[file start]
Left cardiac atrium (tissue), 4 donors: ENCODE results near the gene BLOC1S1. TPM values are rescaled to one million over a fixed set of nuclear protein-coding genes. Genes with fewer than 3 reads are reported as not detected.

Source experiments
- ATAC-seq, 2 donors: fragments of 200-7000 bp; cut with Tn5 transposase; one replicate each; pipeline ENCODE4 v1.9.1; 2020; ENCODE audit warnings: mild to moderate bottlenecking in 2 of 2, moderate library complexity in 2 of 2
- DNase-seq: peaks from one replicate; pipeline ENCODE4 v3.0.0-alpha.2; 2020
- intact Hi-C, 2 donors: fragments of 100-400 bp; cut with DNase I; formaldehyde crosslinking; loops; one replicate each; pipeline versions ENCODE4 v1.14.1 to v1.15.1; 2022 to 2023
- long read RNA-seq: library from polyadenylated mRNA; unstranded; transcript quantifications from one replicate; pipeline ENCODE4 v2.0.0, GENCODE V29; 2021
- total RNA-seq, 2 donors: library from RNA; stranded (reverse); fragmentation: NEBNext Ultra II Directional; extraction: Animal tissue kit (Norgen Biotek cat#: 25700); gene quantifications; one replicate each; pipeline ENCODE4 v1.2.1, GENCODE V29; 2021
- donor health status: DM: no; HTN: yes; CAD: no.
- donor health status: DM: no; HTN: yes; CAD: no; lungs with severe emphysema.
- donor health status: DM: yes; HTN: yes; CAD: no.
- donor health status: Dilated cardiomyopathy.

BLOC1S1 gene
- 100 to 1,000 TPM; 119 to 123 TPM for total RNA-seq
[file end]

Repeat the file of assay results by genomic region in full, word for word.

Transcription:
Left cardiac atrium (tissue), 4 donors: ENCODE results near the gene BLOC1S1. TPM values are rescaled to one million over a fixed set of nuclear protein-coding genes. Genes with fewer than 3 reads are reported as not detected.

Source experiments
- ATAC-seq, 2 donors: fragments of 200-7000 bp; cut with Tn5 transposase; one replicate each; pipeline ENCODE4 v1.9.1; 2020; ENCODE audit warnings: mild to moderate bottlenecking in 2 of 2, moderate library complexity in 2 of 2
- DNase-seq: peaks from one replicate; pipeline ENCODE4 v3.0.0-alpha.2; 2020
- intact Hi-C, 2 donors: fragments of 100-400 bp; cut with DNase I; formaldehyde crosslinking; loops; one replicate each; pipeline versions ENCODE4 v1.14.1 to v1.15.1; 2022 to 2023
- long read RNA-seq: library from polyadenylated mRNA; unstranded; transcript quantifications from one replicate; pipeline ENCODE4 v2.0.0, GENCODE V29; 2021
- total RNA-seq, 2 donors: library from RNA; stranded (reverse); fragmentation: NEBNext Ultra II Directional; extraction: Animal tissue kit (Norgen Biotek cat#: 25700); gene quantifications; one replicate each; pipeline ENCODE4 v1.2.1, GENCODE V29; 2021
- donor health status: DM: no; HTN: yes; CAD: no.
- donor health status: DM: no; HTN: yes; CAD: no; lungs with severe emphysema.
- donor health status: DM: yes; HTN: yes; CAD: no.
- donor health status: Dilated cardiomyopathy.

BLOC1S1 gene
- 100 to 1,000 TPM; 119 to 123 TPM for total RNA-seq